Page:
Climbing Back at Office Depot
Office supply distributors have been battered as job losses and spending cutbacks continue to mount. So the Street has kept away from Office Depot (ODP), one of the world's largest office-products suppliers, whose shares dropped from 39 in 2007 all the way to 1.57 in 2008 before perking up earlier this year.
The stock, trading at 6.28 on Nov. 24, "is a turnaround play in the rebounding retail sector, which has caught many analysts off guard," says Bernie Schaeffer, CEO of Schaeffer Investment Research, which acquired shares on their way down. According to Bloomberg, 3 analysts rate it a sell, 12 a hold, and only 2 a buy. Yet the stock has made good progress this year, says Schaeffer. Its steady rise in recent weeks is continuing the uptrend, he says. The third-quarter loss Office Depot posted was less than analysts had feared, indicating a turnaround, he adds.
"The macro environment is in the early stages of a slow recovery," says Christopher Horvers of JPMorgan (JPM), who rates Office Depot overweight, with a 12-month price target of 8. The company's revenues are correlated with gross domestic product, payroll, and industrial production growth, he adds. "The stock requires only a modest recovery for our rating to work," says Horvers. "Stay tuned."
Unless otherwise noted, neither the sources cited in Inside Wall Street nor their firms hold positions in the stocks under discussion. Similarly, they have no investment banking or other financial relationships with them.
Acacia Is Having Its Days in Court
Tiny Acacia Technologies (ACTG) has crossed swords with tech giants over patent infringement. In some cases—IBM (IBM), ConocoPhillips (COP), and SAP (SAP)—licensing pacts have resulted.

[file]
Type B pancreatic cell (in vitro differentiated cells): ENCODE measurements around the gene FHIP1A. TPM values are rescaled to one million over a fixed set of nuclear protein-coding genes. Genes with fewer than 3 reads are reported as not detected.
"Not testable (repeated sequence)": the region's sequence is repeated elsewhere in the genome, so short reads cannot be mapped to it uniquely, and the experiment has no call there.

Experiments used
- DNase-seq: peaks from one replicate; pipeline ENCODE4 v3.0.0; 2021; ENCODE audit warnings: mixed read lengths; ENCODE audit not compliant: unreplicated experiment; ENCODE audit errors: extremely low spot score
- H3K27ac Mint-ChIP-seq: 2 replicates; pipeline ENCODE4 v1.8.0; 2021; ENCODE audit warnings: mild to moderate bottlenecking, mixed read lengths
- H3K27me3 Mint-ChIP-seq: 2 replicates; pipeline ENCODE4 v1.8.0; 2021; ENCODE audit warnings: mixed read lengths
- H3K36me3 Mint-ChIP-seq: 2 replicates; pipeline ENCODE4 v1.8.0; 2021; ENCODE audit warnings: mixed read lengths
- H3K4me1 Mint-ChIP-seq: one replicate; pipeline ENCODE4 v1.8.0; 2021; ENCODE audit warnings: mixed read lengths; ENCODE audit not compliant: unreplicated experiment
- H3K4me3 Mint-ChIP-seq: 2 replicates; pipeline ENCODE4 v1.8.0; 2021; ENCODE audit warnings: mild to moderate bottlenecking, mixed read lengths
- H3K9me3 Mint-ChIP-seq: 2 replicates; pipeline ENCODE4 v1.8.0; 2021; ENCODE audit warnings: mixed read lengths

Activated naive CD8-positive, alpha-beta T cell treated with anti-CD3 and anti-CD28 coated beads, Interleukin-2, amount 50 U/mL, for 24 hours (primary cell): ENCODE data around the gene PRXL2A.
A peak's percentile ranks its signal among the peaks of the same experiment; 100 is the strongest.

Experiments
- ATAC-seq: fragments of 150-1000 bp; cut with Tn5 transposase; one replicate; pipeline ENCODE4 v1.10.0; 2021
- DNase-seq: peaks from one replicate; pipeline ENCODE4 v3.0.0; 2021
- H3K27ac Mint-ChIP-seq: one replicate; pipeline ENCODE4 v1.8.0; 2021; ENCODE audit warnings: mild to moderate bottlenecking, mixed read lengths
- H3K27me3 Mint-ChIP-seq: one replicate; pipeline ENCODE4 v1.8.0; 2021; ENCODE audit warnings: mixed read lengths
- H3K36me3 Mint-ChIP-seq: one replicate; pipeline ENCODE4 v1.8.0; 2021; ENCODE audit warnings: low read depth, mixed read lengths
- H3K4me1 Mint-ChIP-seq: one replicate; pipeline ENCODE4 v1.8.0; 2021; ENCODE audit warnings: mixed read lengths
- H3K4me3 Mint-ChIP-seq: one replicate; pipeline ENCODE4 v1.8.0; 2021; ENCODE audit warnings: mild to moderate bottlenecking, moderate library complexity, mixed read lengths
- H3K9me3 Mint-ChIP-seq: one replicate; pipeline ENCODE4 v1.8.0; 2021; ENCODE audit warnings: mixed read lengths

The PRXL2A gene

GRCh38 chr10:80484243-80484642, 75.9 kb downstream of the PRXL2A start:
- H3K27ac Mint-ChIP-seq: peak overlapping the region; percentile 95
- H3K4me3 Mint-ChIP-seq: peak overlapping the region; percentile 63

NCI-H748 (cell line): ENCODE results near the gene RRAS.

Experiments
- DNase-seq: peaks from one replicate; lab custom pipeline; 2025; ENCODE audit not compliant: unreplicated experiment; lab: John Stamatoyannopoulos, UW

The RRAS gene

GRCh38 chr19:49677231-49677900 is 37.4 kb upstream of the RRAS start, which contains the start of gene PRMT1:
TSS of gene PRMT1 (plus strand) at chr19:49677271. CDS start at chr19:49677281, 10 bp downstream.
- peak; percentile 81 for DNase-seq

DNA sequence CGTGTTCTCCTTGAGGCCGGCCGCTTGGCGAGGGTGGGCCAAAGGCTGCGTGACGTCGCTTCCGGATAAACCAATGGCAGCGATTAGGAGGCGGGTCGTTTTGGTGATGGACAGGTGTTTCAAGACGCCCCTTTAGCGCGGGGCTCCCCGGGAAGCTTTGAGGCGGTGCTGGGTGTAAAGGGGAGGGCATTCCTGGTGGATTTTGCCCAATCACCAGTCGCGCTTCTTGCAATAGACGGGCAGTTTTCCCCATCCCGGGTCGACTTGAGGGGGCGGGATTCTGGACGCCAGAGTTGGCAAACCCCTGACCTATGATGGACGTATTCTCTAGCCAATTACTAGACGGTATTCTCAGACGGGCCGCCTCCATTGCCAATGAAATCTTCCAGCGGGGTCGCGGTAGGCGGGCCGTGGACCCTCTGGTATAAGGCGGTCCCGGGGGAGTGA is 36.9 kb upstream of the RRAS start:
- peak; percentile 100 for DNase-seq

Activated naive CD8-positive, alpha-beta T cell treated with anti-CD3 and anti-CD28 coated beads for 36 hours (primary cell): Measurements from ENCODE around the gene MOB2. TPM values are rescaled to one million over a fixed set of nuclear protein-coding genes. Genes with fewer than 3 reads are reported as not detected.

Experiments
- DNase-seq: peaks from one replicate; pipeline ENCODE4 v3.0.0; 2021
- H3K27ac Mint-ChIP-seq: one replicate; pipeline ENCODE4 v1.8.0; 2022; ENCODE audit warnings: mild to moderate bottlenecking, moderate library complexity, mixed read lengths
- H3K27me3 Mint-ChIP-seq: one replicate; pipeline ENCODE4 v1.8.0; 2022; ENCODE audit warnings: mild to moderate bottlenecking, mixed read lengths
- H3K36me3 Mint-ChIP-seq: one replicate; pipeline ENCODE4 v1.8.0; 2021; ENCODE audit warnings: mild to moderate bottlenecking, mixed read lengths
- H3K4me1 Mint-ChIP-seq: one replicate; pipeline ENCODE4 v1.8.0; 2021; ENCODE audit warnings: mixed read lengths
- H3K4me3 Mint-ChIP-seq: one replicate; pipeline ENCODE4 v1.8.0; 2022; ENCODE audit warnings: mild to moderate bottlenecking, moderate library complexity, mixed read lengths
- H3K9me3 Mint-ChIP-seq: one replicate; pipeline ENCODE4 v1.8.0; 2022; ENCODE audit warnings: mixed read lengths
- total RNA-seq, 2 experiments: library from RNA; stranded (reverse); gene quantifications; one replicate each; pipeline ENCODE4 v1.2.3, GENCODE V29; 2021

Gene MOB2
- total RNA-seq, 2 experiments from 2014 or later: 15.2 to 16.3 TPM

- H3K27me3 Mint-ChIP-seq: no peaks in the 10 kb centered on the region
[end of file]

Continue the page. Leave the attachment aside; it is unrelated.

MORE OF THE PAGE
Acacia, which acquires and licenses patented wireless and Web technologies, moves in part on the fate of its lawsuits. Now at 7.58, it could get a lift on a pending case with Yahoo! (YHOO) On May 15, a U.S. District Court in Tyler, Tex., awarded Acacia $6.6 million in damages for its net-related patent suit against Yahoo. Acacia then appealed to increase the damages. If Yahoo settles, Acacia will get a boost.
"Our fourth-quarter sales estimate of $13.5 million and earnings of 1 cents a share could be low if the Yahoo case goes well," says Jonathan Skeels of investment outfit Davenport, who rates Acacia a buy. Acacia has a slew of lawsuits against other biggies,including Oracle (ORCL), AT&T (T), and Google (GOOG), he notes.
New Drugs from Achillion
At cash-strapped biotechs, funding is as important as coming up with effective new cures. The $27 million cash stash at Achillion Pharmaceuticals (ACHN) is a needed cushion for its development of treatments for HIV and hepatitis C.
"Achillion has the potential to become a strong anti-infection player in biotech," says Edward Nash of investment firm Merriman Curhan Ford, who rates it a buy. The shares, now at 1.88, should hit 7 to 10 in a year, he says, based on the product pipeline. Achillion's elvucitabine for HIV has finished phase II clinical trials. Achillion hopes to team up with a big drugmaker to develop the drug further, says Nash.
Its hepatitis drug ACH-1625 is set for its first human clinical trials. "This is a positive step to unlocking Achillion's depressed value ," says Jason Kolbert of ThinkEquity, who rates it a buy, with a target of 4.50.